The attraction and power of visual technology is undisputed. Thus, one of the Web 2.0 tools which has value for educational purposes is YouTube (and similar video sharing web sites.) However, as with any tool, careful thought needs to go into its application in the classroom.
“Herding a class of students down to the computer lab to watch a few catchy videos has no more learning benefit than turning a class of students onto the Internet for a half hour of random surfing. The power of YouTube only is activated when the teacher has a clear idea of how a specific video clip can be used to introduce a concept or theme, instigate a discussion, or serve as a writing prompt.”
– from: Using YouTube in the Classroom, by Brenda Dyck – a sessional instructor at the University of Alberta, in Edmonton, Alberta (Canada).
As can be seen from examples already on this site, there are many useful videos available on the internet – you can find information on how to do just about anything. The trick is to sort through what is valuable, and what is either amateur, or just downright misleading. It can also provide a ready audience, which can be used with discretion, to upload videos to a wider audience – consider the success of new bands/singers promoting themselves.
How to use YouTube
1. Searching for material
The first step most people take with YouTube is to search for a video. (This requires no sign in.)
A simple search will bring up a list of videos, which have been tagged by those who upload them. Thus, your search can sometimes provide variable degrees of success. A brief summary of what is contained therein may be useful in guiding your choice.
However, as Chris O’Neal pointed out in a blog post on Edutopia, since YouTube is neither filtered or moderated, the search options can occasionally bring up some questionable materials, and should be used under careful supervision. It may in fact be better for teachers to do the searching, and use the next options to show clips to students…
2. Saving material
When you find a useful video clip, you can embed the link into your blog posts, or (with permissions from the creator), capture and save it using one of the many online converter tools. Embedding a video in a blog avoids the issue of students stumbling on inappropriate material when searching for a video directly at the site, and provides quick and easy access.
In Edublogs, to embed the video you can simply click on add media – the icon with the filmstrip, paste the YouTube URL for the video clip into the URL space, and then click on Insert into post. It can be viewed after you have saved your post – select Preview this Page. (This is probably the best option in Edublogs as saving and uploading videos requires greater storage capacity than the standard – you will have to upgrade for this.)
At times, you may need to save a clip for offline use. After considering the copyright issues, have a look at the following blog post which shows one way of saving YouTube (and other online videos): YouTube Blocked? Cool tool #1 http://www.ahistoryteacher.com/wordpress/?p=179.
There are many online tools to capture and convert video – see also Vixy.net (see pictured below) which allows you to save and convert from YouTube and other locations – though you may also need DivX as a media player. This is also discussed in the next post on ‘Using RealPlayer’ – another easy option.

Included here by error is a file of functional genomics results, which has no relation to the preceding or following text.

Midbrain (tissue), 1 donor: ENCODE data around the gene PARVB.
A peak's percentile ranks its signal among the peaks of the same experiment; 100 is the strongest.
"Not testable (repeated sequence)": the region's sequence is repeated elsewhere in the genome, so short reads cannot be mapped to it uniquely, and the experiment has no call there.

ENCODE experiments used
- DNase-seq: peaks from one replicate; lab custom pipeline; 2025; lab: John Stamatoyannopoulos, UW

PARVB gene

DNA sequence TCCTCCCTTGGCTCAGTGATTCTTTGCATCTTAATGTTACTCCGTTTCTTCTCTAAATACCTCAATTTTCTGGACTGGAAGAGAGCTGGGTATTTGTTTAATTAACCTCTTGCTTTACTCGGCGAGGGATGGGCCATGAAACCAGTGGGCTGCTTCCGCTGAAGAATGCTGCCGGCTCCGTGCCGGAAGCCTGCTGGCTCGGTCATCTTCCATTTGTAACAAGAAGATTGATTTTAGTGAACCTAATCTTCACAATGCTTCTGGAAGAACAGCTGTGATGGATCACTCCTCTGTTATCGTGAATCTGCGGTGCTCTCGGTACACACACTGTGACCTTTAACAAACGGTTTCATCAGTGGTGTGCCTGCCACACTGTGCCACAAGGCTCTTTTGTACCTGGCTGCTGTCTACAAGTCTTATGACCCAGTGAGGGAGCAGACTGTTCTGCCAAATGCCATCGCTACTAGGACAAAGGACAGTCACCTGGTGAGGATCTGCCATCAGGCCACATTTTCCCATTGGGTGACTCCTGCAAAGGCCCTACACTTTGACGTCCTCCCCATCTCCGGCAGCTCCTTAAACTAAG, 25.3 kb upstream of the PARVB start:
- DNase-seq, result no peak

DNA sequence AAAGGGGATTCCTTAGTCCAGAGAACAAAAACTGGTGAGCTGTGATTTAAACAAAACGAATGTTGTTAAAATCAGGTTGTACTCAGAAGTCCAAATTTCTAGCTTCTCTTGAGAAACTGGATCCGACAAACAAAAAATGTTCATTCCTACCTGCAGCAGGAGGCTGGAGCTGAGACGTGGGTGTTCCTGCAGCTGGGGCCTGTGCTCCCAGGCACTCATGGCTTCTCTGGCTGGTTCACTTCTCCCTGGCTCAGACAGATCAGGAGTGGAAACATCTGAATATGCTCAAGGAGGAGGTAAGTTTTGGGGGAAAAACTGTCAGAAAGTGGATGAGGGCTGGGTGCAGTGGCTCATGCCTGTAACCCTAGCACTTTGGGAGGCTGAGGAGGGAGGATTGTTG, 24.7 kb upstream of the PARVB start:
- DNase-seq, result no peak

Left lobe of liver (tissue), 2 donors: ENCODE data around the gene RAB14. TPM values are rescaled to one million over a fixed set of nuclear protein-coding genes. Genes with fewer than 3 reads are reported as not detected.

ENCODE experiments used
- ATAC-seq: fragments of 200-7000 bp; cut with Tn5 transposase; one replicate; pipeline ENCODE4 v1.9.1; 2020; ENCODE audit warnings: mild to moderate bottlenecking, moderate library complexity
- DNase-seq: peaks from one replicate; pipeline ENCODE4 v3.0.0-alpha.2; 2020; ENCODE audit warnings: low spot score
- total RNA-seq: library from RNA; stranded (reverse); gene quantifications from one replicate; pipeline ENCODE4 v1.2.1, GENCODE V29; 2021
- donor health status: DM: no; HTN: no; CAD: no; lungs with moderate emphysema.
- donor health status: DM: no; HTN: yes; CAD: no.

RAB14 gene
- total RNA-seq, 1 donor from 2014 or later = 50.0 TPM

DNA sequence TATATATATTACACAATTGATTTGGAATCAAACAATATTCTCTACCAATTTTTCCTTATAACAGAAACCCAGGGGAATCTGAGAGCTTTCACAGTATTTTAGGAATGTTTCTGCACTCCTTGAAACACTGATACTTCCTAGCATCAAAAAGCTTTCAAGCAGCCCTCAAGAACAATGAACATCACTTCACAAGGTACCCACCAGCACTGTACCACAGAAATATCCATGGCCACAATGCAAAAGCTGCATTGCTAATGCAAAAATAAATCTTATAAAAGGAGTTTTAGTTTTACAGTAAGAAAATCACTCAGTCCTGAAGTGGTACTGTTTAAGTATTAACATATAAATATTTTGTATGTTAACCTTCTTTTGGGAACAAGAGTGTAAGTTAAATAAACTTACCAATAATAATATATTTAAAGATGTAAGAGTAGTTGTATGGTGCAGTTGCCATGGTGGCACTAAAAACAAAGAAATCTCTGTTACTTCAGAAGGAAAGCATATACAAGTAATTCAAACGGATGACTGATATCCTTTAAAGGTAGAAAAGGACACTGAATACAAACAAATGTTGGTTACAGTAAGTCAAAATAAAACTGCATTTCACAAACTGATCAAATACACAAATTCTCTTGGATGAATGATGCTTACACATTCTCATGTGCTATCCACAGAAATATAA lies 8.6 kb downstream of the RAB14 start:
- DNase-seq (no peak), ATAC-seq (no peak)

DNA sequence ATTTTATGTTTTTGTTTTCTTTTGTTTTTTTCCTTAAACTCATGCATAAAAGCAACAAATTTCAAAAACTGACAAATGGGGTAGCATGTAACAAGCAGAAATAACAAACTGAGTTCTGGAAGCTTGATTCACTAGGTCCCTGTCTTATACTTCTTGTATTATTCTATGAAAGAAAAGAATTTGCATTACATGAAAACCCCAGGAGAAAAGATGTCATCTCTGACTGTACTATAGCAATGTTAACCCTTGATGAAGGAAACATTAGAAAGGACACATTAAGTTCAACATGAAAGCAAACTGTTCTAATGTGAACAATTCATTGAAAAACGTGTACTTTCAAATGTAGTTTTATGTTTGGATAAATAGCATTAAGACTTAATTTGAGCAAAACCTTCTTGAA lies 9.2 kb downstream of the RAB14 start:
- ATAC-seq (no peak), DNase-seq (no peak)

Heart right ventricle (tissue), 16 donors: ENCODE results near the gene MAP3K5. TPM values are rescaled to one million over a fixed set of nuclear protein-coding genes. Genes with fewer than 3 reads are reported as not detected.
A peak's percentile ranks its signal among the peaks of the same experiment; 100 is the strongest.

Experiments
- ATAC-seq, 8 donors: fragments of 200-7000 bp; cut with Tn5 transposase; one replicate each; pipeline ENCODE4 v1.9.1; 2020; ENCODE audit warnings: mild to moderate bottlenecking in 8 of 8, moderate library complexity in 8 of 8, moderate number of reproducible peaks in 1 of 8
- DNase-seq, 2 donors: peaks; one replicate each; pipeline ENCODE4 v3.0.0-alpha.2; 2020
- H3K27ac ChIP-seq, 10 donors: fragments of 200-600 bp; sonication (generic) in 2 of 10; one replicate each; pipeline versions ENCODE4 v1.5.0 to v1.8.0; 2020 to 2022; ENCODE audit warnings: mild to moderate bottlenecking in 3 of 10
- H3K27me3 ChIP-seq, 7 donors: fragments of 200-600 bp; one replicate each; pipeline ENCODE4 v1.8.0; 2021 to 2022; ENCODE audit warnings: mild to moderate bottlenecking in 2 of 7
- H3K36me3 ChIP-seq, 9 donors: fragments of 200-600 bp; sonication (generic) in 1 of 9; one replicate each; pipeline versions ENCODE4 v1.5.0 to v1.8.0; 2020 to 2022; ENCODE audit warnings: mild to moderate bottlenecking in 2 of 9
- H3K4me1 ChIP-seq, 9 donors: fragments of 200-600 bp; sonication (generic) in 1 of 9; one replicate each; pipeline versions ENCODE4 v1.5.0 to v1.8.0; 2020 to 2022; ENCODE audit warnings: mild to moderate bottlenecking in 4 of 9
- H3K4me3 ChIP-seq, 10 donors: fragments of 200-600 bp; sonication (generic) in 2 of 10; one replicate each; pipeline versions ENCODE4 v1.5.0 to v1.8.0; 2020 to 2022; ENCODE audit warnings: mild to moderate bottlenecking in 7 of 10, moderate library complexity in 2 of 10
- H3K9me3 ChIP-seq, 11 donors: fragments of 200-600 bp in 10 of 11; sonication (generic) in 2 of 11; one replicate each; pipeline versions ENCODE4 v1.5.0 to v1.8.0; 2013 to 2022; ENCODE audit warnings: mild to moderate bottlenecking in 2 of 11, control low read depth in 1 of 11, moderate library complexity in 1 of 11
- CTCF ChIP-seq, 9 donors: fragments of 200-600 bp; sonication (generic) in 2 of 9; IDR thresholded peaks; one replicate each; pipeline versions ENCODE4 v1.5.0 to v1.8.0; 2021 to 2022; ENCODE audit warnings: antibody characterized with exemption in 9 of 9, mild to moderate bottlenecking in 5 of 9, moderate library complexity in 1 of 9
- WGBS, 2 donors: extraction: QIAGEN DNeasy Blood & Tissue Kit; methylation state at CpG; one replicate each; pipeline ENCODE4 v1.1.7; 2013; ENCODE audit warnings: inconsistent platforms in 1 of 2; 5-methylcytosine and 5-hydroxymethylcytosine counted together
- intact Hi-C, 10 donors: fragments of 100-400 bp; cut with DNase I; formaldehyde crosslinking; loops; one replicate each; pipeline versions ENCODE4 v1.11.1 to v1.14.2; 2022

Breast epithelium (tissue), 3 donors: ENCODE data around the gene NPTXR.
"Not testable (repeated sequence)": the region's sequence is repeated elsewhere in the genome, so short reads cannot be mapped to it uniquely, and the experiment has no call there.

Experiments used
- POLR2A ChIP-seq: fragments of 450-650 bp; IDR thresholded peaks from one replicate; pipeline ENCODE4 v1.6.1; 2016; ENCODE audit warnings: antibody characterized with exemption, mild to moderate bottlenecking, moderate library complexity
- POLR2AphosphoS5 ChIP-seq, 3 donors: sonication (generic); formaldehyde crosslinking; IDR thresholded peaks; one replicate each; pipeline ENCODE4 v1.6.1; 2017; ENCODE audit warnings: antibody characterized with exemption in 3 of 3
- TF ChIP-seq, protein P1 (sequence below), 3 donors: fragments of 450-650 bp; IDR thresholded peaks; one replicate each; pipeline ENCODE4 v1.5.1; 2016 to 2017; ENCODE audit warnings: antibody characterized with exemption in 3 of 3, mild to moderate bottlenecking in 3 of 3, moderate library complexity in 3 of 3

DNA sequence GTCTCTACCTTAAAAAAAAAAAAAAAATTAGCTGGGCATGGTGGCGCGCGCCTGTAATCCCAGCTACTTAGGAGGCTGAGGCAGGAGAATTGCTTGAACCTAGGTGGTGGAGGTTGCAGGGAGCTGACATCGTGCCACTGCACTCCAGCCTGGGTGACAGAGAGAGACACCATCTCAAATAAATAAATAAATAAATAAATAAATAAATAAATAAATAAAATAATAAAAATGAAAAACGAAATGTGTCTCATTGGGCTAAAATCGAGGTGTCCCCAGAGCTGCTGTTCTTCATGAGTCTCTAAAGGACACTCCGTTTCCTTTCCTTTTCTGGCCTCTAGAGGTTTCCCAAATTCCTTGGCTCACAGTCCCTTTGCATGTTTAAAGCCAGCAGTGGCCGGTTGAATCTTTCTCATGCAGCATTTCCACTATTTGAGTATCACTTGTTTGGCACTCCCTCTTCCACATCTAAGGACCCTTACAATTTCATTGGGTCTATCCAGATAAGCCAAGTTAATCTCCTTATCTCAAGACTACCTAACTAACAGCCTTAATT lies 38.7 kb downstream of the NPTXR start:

YouTube provides an online video instructing how to upload to YouTube Visit this link which is part of their general Help page to learn about uploading video. Before uploading, consider:
- privacy issues (especially if students may be on your video)
- useful tags and descriptions for your video for retrieval purposes
- who your audience is
- who else may see the video
- appropriateness of online distribution (review details in the Blogging Guidelines page)
Consider the differing uses and impacts of YouTube in these two instances:
Thus, what do we instruct and role model for our students?
An alternative which has been developing in recent years is TeacherTube. It provides access to educationally sound video clips from around the globe, in a moderated, filtered environment. As a smaller, regulated site, there is less to choose from, and at times it can be slow, but it is well worth a look, as educators build a place to share knowledge. And if you wanted safe place to upload class videos, this is a better alternative.
TeacherTube: A YouTube for Educators outlines some examples and uses of TeacherTube. There are also videos shared between YouTube and TeacherTube at times.
Open University is a recent addition to YouTube amenities. Announced in August 2008, Open University on YouTube aims to provide access to ‘subjects from arts and history to science and nature, in bite-sized chunks of two to three minutes each. OULife is a channel for The Open University’s staff and students to upload their own videos – from graduation ceremonies to video blogs.’
Available from OUView – http://www.youtube.com/ou – it aims to:
“Through YouTube even more people can benefit from our learning materials; they can share the videos with other people and we’ll be able to respond to their views. It’ll be another place for our staff and students around the world to be part of a virtual learning community – but open to all to watch and contribute. The best thing is that being online it’s available 24/7 around the world.” from The Open University launches OUView on YouTube
There are also links to http://au.youtube.com/user/openlearn – well worth pursuing.
1. Search for a video clip on Web 2.0 or Interactive Whiteboards or some area of interest to you. View the results and consider the information given.
2. How would you judge quality of a video?
3. What are some of the problems you have personally noted searching YouTube?
4. Share videos you have discovered on TeacherTube, or comment on Open Learning options.